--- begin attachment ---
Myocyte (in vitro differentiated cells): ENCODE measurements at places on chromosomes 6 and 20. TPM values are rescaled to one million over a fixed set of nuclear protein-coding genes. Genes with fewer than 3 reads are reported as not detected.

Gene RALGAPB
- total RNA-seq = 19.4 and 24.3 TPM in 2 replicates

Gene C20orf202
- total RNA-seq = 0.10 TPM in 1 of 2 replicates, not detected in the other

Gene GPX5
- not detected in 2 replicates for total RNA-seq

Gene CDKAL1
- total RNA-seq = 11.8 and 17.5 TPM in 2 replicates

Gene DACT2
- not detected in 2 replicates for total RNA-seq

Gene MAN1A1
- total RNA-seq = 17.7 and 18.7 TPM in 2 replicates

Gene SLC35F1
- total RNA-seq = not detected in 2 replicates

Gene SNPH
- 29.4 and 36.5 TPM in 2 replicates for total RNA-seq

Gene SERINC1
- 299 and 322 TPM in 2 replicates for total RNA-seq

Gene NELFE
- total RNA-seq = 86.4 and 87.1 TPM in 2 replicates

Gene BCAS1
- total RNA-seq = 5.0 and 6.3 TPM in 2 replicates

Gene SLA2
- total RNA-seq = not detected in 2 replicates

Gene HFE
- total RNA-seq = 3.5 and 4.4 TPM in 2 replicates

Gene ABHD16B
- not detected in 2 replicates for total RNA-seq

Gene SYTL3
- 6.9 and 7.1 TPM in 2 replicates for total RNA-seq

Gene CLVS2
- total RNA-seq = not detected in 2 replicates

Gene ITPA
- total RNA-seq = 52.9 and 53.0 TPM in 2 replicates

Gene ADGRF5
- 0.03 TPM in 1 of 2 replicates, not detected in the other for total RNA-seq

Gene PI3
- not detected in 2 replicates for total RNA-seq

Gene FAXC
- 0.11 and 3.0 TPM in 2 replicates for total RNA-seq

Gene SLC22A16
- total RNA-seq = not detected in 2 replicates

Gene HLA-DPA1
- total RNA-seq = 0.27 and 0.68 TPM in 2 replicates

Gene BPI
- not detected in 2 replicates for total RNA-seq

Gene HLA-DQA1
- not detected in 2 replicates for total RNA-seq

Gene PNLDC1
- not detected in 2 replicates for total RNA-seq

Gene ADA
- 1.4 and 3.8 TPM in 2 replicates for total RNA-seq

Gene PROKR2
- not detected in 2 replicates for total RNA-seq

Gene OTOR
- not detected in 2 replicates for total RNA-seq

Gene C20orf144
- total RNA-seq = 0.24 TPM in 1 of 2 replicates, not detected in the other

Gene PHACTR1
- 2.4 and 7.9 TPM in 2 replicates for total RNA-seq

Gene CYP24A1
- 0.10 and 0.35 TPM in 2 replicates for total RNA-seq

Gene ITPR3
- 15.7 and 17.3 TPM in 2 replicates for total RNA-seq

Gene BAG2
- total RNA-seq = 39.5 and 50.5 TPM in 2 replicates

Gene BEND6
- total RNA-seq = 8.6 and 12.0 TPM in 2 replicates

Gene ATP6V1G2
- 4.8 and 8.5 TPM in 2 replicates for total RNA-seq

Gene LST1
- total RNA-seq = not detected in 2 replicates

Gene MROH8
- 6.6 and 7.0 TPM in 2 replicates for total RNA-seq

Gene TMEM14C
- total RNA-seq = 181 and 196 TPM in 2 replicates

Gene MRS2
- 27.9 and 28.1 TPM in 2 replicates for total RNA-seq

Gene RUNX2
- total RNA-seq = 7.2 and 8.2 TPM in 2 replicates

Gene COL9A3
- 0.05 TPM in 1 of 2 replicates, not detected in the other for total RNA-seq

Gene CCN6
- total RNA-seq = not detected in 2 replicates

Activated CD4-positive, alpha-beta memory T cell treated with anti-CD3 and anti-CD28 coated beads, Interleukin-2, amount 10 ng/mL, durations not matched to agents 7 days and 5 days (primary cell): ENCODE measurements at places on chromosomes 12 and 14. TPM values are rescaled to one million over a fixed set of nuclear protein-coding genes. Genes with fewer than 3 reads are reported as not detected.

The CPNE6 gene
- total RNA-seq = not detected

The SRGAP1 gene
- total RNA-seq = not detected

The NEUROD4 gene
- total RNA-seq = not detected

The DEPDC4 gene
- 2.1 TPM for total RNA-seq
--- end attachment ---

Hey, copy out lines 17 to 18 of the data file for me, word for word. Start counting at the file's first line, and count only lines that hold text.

- 29.4 and 36.5 TPM in 2 replicates for total RNA-seq

Gene SERINC1